Poems March 1997
Two poems by Léon-Paul Fargue
Translated by and with an introduction from Louis Simpson
Léon-Paul Fargue (1876–1947) was born in Paris near Les Halles, the illegitimate son of a chemical engineer and a dressmaker. In school, he had some extraordinary teachers: Stéphane Mallarmé at Condorcet and, in the Ecole Normale Henri IV, the philosopher Henri Bergson. (Bergson advised him to drop out of school.) Alfred Jarry, the future author of Ubu Roi, was a schoolmate.
In 1894 Fargue collaborated with Jarry in publishing l’Art littéraire. Henri Régnier brought him to one of Mallarmé’s Tuesday gatherings, and Fargue was accepted by this inmost circle of the avant-garde. He began publishing at an early age with Tancrède (1895), a small collection of narratives in prose followed by poems. The next year, the Mercure de France published most of the poems he would gather in 1914 under the title Pour la musique. In spite of this early start, Fargue was reluctant to publish his poems—it was said that one practically had to tear them out of his hands. Modesty, or fear, or revulsion … some poets have a feeling of privacy about their work. There is a secret, not about themselves but about the poem, a mystery surrounding its birth. It is no great pleasure to see it dragged into the light and exposed to praise or blame.
After the war, Fargue was honored in an issue of Feuilles libres. Among the contributors who said that Léon-Paul Fargue was a great poet were Claudel, Picasso, Ravel, and Rilke. These testimonials may have been received with mixed feelings, for his poetry had few readers. He had to be content with friends, such as the poet and translator Valery Larbaud, who were able to appreciate originality, those readers whom Stendhal called “the happy few.”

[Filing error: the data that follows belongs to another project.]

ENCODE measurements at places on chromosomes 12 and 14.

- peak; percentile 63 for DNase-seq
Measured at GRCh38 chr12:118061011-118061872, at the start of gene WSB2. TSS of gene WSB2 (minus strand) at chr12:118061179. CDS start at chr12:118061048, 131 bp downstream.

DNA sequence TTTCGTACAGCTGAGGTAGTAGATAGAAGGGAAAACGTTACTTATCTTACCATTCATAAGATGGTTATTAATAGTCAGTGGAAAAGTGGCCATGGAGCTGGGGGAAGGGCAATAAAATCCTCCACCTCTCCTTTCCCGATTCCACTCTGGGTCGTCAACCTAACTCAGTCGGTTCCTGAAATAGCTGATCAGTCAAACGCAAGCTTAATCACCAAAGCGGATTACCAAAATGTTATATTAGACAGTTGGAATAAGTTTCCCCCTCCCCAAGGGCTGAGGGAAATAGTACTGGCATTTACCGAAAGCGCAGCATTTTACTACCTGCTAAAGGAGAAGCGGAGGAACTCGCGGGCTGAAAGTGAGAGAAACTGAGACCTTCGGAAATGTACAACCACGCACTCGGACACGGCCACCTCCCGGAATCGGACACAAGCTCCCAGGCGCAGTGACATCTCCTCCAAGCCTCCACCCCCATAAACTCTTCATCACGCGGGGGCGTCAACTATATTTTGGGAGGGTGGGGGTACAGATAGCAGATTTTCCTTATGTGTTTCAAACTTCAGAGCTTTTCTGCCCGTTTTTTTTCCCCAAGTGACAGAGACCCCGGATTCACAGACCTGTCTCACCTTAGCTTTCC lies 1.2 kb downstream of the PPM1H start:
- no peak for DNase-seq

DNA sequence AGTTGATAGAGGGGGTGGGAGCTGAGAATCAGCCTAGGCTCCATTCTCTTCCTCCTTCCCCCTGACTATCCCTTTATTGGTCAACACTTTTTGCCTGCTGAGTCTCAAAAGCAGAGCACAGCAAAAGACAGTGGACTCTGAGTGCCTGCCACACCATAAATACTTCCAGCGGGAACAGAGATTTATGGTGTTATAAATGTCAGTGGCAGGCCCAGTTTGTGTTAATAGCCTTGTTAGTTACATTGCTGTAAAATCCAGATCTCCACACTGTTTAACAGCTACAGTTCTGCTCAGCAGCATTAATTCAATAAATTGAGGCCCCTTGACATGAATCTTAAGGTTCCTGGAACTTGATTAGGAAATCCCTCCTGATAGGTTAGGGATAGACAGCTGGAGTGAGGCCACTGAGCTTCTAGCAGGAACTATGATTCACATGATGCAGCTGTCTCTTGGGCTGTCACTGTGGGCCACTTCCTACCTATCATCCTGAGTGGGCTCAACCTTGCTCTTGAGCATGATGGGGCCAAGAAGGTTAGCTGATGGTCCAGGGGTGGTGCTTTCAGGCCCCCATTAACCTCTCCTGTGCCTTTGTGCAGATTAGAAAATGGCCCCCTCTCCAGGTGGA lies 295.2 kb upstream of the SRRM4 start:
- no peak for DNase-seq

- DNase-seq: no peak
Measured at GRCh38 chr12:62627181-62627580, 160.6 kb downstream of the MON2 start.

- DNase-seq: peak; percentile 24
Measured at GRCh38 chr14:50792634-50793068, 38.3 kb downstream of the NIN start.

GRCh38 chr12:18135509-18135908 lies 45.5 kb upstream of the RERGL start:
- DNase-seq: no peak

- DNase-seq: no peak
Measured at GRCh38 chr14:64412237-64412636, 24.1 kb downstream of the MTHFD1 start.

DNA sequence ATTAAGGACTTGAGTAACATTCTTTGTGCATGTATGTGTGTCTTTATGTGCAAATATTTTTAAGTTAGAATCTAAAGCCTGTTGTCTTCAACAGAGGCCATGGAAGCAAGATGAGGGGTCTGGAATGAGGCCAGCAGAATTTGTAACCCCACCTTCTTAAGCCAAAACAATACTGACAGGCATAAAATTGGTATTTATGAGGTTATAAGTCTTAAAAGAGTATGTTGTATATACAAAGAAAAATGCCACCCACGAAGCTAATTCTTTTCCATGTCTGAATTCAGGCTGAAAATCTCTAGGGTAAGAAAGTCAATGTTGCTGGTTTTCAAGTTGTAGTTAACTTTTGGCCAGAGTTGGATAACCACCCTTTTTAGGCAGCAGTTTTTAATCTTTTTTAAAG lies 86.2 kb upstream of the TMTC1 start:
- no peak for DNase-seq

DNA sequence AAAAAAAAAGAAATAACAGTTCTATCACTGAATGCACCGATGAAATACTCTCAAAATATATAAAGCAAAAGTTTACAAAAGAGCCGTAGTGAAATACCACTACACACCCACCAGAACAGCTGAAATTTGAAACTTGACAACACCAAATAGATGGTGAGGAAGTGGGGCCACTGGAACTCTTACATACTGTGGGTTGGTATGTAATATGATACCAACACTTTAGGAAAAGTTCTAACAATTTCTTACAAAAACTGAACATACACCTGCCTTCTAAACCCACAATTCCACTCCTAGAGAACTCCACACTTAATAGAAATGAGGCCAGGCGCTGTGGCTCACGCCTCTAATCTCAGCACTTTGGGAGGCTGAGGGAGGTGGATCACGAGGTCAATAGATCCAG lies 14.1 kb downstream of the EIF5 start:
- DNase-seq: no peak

Nevertheless, Fargue was an important figure in the literary life of Paris. He organized lectures and readings at Adrienne Monnier’s bookshop in la rue Odéon. The literary historian Robert Sabatier describes Fargue: “A dazzling conversationalist, maker of puns and epigrams, always amusing, sometimes disenchanted, he would be all his life a joyful figure.” Anecdotes went around Paris about the comical things Léon-Paul said or did, but his writing reveals a different side, tender and often sad. Max Jacob said, “Fargue taught us to sublimate the life of everyday and make the highest poetry out of it.” Additional poetry was collected in Poèmes (1905) and Espaces (1929).
Sabatier observes that Fargue inherited the Symbolists’ art of half-tints and “fluidity.” He doesn’t aim to be modern in the usual sense of the word—he doesn’t write like Paul Morand about a taste for speed and cosmopolitanism. Fargue’s travels take place in imagination, “a universe of memory, visions, contiguous realities intended to retain indefinable feelings, regrets, foggy illusions, to fix the unsayable, wonderings before the beauty that suddenly appears at a turn in the road.”
In vain the sea makes the voyage
From the far horizon to kiss your feet so sage.
You draw them back
Always in time.
You are silent, I say nothing.
Perhaps we no longer think of it.
But the flashlights of the fireflies
Are coming closer. They wink
Just to illuminate
The tear in your calm eyes
That I one day was obliged to drink.
The sea has enough salt in it.
A blond and blue medusa
That wants to learn by being sad
Crosses the moving floors of the sea,
Neat and clear as an elevator,
And removes its lamp on the surface
To see you drawing in the sand
With your umbrella, crying,
Three cases of triangles being equal.
We certainly loved you,
Marie. You knew,
Didn’t you? Do you remember?
We set off at night,
Arthème and I, going quietly to see you
Beneath the apse of the summer sky, as at church.
There was a light and you were reading.
We kept the drawings
With three crayons, and the birds in blue ink
That you made.
Ah, Marie, you sang so well!
It was during the time
When you were happy, at the Sisters’ school,
When the Procession of pale flowers
Sang in the desert of Sunday.
I was near you, who were all in white.
The organ spoke of shadows …
On the altar the blue day hung.
Through wounds in stained glass, the call of the breeze
Fused with a loud hum of onyx, drove the fire
Of the candles toward you, tipsy
With light and sacred songs.
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This article originally appeared in The New Criterion, Volume 15 Number 7, on page 35
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